Very, very slowly this story is creeping up the news agenda, but it may be violence that will be the only way it hits the headlines.

Tomorrow there will be local and regional elections in Spain, but while the rest of Europe worry about figures on a page and the fate of the Euro, the people of Spain, and those protesting in Madrid, have far more pressing concerns to complain about.

Lets for one moment imagine a time in Britain where we had:

Youth Unemployment – 45%
Unemployment rate at – 21.3% (the highest in the EU)
4.9 million jobless
Austerity measures increasing the retirement age
Reduction in civil servant pay
Austerity measures to reduce access to Health care and education

There are a myriad of reasons for discontent in Spain.  There is a feeling of discontent with the two party system that has a stranglehold over their politics.  That politicians are only in it for themselves.  That the public are paying the price for other peoples incompetence and the irresponsible actions of the banking sector.

An overwhelming feeling that Spain is one country that did not benefit in the boom years in the way others did.

These demonstrations are about much more than austerity.  They are about politics and the direction the country is going.  Can a country really survive 45% youth unemployment?

But perhaps we are missing the bigger picture even than the 10 day demonstrations in Madrid.

Demonstrations are now ongoing in Italy, yet up to now they have not been subjected to the severe austerity cuts of other EU countries.  There are fears of more  unrest in Greece and Portugal as fears of an “adjustment” in the debt arrangements moves ever closer.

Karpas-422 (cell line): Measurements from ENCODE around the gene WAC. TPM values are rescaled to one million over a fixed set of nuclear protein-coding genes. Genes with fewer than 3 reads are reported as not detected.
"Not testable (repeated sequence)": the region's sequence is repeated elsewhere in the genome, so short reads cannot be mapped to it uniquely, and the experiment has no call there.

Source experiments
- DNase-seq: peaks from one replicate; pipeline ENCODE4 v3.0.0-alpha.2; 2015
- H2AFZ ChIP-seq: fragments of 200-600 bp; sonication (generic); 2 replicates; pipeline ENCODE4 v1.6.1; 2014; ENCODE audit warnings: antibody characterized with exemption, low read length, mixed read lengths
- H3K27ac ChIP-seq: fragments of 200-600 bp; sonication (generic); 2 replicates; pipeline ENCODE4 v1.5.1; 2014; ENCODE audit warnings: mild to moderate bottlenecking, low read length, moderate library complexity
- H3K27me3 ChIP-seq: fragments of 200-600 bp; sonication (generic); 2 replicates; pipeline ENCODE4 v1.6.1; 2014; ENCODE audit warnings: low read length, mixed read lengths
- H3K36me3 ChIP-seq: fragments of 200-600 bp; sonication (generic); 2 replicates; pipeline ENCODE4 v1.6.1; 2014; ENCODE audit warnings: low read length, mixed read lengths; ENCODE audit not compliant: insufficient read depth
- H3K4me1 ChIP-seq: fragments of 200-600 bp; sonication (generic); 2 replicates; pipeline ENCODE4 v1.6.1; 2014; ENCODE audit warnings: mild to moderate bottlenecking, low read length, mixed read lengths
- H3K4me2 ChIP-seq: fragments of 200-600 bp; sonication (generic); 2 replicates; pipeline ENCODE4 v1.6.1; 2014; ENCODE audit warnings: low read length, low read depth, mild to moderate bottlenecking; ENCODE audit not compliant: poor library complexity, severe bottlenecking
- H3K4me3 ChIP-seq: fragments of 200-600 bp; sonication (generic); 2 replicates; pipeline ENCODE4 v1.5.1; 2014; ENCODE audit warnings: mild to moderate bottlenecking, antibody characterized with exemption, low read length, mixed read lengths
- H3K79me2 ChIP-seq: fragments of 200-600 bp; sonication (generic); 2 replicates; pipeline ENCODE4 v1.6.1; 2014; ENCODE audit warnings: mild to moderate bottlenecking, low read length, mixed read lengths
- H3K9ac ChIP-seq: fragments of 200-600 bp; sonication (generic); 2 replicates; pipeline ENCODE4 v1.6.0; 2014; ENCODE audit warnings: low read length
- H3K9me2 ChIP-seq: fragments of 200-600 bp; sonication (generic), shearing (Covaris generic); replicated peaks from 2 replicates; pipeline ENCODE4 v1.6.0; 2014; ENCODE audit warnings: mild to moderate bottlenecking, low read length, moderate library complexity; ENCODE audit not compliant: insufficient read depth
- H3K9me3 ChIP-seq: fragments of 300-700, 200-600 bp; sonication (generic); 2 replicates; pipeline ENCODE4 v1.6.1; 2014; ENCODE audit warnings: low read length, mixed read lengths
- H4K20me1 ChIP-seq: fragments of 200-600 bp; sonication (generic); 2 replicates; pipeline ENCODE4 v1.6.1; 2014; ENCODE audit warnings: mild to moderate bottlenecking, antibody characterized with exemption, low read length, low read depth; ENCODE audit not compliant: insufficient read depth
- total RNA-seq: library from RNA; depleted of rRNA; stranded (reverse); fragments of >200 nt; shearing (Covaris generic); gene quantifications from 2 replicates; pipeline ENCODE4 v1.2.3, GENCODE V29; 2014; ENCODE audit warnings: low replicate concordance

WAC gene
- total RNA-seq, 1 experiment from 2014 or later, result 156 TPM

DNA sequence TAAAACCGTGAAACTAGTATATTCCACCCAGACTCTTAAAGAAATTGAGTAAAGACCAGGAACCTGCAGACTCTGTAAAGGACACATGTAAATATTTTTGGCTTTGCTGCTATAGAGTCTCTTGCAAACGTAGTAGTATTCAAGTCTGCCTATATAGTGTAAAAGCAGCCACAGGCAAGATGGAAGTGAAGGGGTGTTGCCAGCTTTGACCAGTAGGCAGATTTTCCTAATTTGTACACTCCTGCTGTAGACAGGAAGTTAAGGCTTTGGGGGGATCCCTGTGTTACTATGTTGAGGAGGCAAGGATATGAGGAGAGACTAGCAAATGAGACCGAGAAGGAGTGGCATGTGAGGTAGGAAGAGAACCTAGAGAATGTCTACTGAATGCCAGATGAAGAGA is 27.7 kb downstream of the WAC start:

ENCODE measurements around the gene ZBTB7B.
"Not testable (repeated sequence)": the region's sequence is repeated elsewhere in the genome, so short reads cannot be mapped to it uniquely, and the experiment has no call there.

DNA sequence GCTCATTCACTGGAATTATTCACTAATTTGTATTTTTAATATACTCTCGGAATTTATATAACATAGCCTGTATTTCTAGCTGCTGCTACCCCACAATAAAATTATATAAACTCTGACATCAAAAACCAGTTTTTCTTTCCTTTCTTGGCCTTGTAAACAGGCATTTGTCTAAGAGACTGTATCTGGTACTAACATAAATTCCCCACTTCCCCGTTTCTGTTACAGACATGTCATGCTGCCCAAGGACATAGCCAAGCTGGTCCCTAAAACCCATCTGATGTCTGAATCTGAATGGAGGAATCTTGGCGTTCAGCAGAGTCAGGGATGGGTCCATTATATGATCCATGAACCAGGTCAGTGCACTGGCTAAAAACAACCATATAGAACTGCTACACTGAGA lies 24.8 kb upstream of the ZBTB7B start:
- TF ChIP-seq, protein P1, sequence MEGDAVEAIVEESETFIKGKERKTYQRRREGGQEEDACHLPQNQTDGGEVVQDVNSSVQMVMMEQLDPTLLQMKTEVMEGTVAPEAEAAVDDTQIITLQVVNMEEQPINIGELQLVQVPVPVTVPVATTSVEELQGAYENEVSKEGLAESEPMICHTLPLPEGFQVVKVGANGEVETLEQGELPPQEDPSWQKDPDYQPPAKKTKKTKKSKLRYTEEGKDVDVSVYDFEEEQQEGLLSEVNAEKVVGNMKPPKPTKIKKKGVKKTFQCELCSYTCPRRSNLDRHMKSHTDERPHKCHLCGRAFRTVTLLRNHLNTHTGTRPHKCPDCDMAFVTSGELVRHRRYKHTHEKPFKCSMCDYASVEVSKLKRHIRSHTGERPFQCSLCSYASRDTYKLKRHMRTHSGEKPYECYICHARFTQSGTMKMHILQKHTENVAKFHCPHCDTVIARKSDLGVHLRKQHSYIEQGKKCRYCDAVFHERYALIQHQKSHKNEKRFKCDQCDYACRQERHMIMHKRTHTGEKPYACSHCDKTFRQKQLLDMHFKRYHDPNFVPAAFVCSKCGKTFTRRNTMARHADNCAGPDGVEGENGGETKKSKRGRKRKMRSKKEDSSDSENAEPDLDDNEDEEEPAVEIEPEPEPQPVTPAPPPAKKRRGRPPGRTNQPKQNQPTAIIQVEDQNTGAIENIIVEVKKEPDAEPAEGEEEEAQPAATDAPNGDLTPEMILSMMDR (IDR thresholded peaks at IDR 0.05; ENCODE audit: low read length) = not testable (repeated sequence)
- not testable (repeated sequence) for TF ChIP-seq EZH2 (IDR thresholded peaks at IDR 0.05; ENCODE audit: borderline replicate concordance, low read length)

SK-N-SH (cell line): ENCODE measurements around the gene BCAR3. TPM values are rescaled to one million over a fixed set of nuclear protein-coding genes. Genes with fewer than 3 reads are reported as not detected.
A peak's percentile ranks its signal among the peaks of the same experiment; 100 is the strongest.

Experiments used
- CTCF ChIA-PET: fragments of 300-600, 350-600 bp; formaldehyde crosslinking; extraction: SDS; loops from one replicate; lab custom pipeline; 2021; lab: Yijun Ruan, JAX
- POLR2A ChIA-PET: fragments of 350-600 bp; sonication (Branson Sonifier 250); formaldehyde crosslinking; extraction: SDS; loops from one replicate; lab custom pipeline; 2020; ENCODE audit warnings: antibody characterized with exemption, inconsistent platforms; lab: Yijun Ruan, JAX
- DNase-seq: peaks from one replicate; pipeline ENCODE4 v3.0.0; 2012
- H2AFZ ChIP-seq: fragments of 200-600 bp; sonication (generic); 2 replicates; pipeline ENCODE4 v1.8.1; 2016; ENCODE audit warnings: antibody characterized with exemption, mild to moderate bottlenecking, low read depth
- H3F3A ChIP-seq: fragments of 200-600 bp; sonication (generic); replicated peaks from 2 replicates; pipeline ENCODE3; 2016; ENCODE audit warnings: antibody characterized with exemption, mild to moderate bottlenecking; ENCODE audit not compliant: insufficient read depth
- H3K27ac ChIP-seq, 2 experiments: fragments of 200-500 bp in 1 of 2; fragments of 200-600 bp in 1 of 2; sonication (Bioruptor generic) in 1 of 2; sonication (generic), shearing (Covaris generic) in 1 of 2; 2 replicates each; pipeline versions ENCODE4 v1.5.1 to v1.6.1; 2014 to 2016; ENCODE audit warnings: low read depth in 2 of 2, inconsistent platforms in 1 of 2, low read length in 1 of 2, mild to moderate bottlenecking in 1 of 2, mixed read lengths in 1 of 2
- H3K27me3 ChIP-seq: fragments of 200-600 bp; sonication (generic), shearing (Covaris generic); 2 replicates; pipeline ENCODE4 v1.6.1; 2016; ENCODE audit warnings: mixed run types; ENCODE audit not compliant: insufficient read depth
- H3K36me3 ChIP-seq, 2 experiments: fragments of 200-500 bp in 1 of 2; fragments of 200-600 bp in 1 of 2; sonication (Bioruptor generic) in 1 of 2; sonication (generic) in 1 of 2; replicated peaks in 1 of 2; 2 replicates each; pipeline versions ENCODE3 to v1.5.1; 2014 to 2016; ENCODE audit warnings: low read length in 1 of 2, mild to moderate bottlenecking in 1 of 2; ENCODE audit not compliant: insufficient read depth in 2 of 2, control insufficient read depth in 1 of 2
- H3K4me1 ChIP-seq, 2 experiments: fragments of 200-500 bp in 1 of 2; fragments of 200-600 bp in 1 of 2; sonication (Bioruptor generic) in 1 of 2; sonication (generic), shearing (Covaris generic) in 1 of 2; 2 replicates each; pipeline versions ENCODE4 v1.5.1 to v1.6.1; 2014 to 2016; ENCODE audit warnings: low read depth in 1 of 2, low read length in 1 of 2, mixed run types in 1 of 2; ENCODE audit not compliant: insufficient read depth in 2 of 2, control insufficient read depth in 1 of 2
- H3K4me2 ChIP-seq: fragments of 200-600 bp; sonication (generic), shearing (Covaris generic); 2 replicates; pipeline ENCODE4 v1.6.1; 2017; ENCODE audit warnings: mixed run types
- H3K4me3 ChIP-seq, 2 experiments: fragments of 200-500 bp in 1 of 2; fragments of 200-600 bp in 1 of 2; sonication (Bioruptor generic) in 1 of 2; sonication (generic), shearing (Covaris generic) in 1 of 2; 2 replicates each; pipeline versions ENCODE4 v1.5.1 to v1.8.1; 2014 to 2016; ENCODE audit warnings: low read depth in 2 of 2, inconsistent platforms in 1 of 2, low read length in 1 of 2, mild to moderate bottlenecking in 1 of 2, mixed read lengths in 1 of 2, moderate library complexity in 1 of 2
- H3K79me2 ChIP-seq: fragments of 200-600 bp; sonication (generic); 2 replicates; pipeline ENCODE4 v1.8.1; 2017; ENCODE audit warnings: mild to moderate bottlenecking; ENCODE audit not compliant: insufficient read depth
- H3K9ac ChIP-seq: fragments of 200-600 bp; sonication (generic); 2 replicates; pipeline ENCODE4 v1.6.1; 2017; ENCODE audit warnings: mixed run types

The snowball effect that is the EU crises is still rolling.  Greece is getting further into trouble; fears that Italy will be next and just the prospect that Spain could need anything like a bail out is on the horizon could send the EU into a spin that will leave the Euro reeling.

This summer is a crucial time, and with people obtaining inspiration from the “Arab Spring”, ordinary people in the EU austerity countries are asking, “why should they suffer”.

Could this be the EU summer of discontent?



  1. The stranglehold that neoliberal economics (read: the rich) has over the world is incredible. Despite the fact that is has crashed and burned and despite widespread protests, it is still limping on.

    We’ll get rid of it eventually – hopefully sooner rather than later.

  2. Pingback: Spaniens ‘tabte’ generation har fundet deres stemme

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